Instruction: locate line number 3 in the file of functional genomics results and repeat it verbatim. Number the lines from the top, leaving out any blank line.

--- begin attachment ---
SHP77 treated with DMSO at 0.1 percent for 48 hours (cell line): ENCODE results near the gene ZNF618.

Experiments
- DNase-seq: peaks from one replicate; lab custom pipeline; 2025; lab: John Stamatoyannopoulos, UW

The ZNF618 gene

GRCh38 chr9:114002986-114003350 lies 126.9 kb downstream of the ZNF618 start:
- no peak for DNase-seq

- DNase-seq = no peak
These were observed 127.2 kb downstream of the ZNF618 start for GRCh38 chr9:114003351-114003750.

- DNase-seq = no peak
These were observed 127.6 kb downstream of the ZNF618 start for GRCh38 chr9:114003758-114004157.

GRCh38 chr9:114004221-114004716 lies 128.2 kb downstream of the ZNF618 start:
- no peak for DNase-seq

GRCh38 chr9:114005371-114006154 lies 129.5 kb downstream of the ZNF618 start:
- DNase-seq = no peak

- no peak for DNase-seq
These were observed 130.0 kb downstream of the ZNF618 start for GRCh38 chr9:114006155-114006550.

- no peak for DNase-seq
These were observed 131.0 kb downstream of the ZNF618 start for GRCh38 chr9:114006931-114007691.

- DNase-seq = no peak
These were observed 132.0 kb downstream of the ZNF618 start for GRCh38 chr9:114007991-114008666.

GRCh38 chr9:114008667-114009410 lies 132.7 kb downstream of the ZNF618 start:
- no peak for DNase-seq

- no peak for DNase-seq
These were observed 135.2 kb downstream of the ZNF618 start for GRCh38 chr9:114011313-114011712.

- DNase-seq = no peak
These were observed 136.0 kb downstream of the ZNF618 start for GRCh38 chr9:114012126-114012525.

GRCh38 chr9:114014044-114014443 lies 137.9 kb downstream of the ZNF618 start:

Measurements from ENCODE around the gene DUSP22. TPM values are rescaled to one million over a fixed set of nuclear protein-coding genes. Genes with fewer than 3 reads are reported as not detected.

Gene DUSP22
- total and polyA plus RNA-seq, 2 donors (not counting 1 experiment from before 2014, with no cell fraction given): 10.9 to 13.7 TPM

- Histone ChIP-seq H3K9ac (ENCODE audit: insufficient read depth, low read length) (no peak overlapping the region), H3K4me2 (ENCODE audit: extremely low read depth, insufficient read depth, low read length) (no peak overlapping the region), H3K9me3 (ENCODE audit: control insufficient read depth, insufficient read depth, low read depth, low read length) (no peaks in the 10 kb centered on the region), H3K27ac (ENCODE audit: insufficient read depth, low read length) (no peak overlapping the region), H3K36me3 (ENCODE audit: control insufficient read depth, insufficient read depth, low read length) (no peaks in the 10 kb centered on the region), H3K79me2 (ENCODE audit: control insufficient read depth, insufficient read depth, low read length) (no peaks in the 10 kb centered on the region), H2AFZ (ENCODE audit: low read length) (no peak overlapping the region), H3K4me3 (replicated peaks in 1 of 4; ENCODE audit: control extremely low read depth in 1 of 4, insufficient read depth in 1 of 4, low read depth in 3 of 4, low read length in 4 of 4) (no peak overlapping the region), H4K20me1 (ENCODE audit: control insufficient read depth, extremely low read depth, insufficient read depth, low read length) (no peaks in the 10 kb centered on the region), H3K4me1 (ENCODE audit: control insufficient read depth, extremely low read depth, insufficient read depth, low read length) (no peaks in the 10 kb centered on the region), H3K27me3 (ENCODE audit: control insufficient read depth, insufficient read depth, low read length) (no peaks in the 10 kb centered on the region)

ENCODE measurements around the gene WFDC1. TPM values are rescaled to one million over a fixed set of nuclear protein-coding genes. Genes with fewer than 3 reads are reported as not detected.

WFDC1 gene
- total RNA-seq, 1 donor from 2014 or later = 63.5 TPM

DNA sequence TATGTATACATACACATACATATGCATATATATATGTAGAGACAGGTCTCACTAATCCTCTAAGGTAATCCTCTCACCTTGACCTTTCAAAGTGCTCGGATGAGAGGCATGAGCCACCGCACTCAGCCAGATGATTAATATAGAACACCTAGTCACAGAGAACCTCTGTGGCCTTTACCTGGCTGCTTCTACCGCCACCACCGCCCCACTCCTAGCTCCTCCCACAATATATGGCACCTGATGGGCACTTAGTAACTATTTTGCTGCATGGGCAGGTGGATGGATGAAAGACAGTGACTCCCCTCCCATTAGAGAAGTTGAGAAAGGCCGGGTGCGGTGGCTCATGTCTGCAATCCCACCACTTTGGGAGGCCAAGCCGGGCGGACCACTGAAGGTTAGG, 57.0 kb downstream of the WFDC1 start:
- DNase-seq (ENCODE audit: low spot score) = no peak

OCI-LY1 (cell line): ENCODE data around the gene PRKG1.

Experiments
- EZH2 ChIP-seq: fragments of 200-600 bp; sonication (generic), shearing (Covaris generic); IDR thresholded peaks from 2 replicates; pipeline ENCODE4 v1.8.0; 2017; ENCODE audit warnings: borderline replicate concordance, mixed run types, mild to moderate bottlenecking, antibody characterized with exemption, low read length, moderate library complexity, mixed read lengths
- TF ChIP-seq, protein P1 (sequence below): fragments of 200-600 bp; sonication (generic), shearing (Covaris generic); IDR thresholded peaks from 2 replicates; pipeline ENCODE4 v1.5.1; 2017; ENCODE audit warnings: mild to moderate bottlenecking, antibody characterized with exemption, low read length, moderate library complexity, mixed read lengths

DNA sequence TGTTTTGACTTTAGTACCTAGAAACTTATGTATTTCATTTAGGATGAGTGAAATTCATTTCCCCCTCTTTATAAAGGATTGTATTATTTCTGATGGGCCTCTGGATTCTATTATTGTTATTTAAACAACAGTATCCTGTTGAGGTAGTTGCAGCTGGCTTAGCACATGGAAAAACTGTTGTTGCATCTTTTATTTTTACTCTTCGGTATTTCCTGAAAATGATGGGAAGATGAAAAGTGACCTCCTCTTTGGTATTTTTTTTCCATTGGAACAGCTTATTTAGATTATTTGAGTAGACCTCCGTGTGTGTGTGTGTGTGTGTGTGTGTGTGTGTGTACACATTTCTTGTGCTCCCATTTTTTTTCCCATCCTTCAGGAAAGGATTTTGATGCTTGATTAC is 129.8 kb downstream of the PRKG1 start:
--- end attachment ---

- DNase-seq: peaks from one replicate; lab custom pipeline; 2025; lab: John Stamatoyannopoulos, UW